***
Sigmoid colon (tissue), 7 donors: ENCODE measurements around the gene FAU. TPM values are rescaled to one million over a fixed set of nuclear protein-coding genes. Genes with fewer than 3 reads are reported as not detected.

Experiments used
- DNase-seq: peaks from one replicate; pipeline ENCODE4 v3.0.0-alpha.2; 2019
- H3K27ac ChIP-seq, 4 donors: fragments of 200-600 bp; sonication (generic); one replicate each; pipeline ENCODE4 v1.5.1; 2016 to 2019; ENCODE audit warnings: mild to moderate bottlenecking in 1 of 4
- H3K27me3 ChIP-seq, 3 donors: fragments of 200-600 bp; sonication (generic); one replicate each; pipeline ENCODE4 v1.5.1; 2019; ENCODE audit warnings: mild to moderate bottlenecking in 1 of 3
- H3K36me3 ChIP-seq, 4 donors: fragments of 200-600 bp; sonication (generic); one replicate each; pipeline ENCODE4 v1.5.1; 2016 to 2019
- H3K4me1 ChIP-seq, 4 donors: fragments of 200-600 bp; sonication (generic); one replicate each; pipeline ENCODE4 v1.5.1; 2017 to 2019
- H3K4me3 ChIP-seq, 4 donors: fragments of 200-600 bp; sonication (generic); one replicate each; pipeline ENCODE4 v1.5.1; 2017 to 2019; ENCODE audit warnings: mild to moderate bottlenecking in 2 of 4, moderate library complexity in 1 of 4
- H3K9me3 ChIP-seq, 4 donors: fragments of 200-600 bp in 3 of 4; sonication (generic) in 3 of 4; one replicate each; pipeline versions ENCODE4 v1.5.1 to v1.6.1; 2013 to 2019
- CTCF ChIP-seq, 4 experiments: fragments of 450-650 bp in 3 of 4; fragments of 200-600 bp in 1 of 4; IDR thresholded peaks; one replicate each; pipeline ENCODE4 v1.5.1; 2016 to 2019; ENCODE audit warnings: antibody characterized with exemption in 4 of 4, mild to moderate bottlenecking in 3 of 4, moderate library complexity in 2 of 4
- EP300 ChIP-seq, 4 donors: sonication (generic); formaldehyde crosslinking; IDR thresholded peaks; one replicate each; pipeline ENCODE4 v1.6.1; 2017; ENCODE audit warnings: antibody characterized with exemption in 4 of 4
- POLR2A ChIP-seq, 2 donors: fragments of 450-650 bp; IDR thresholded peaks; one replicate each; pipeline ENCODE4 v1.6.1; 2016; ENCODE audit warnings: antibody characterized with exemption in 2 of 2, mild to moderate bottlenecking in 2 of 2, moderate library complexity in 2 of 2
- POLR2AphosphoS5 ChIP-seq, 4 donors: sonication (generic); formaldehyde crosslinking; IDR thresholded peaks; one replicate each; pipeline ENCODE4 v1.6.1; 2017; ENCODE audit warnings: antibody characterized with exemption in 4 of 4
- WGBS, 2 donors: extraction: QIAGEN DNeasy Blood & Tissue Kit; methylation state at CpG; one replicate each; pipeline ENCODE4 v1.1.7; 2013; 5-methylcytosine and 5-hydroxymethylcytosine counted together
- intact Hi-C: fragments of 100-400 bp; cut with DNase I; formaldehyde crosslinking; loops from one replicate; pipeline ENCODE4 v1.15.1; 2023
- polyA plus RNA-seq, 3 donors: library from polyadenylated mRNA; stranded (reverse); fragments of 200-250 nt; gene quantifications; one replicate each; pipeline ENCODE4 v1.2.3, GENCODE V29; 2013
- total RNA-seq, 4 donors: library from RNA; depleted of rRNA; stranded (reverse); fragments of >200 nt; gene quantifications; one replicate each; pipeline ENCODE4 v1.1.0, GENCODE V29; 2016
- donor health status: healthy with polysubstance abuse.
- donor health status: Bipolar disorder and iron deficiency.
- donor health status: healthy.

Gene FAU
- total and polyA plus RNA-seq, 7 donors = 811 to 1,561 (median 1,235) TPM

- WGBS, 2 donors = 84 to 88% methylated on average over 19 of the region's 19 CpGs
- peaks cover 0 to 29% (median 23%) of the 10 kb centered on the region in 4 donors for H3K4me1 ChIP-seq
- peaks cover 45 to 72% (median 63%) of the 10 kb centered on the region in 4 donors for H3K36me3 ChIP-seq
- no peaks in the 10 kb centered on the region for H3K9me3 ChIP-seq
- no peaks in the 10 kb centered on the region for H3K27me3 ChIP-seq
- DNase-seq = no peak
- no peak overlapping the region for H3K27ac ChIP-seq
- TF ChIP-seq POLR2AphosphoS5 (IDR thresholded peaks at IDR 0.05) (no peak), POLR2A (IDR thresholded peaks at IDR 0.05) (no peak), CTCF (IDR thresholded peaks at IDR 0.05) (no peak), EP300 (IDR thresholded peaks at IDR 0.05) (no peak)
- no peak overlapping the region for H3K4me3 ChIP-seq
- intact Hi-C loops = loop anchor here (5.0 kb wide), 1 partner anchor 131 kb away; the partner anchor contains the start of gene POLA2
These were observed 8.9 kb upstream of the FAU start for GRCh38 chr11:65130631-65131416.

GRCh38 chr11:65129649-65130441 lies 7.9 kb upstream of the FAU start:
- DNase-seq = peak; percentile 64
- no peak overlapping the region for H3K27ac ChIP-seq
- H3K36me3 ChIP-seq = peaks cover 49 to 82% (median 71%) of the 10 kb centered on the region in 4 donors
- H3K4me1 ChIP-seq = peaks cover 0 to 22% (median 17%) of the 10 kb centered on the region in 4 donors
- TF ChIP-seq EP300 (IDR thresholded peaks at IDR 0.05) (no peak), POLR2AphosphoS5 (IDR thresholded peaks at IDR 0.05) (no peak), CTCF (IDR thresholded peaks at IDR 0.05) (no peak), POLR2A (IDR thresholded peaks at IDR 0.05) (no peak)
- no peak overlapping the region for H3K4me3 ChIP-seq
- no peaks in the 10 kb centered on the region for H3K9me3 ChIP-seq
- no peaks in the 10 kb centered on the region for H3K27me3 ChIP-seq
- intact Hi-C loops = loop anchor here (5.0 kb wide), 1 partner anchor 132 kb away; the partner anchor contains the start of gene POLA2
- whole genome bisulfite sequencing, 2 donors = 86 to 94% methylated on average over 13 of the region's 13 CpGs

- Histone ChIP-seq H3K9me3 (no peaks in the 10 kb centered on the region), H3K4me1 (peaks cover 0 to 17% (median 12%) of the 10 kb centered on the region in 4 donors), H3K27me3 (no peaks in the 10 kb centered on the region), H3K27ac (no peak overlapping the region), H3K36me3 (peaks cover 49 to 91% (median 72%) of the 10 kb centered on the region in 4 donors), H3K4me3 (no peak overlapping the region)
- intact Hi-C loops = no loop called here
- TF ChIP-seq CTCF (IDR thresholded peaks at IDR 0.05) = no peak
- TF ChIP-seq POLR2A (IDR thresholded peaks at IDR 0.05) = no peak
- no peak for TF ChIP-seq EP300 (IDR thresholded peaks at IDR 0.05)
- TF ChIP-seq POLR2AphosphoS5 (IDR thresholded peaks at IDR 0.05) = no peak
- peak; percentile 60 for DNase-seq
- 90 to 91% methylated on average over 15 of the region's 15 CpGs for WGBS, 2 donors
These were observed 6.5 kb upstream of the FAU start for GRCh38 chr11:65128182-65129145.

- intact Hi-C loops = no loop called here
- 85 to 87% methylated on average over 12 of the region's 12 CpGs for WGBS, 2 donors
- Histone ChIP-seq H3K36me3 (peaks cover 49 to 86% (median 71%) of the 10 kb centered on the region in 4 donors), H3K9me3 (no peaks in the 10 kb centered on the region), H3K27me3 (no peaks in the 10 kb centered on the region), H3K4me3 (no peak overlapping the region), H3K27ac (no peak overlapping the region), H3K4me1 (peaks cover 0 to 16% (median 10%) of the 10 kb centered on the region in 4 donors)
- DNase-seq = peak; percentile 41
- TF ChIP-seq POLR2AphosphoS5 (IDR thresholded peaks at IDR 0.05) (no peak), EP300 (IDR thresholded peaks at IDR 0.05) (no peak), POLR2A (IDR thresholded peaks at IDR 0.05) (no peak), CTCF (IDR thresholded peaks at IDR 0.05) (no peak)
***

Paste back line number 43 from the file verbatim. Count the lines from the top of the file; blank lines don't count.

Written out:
- intact Hi-C loops = loop anchor here (5.0 kb wide), 1 partner anchor 132 kb away; the partner anchor contains the start of gene POLA2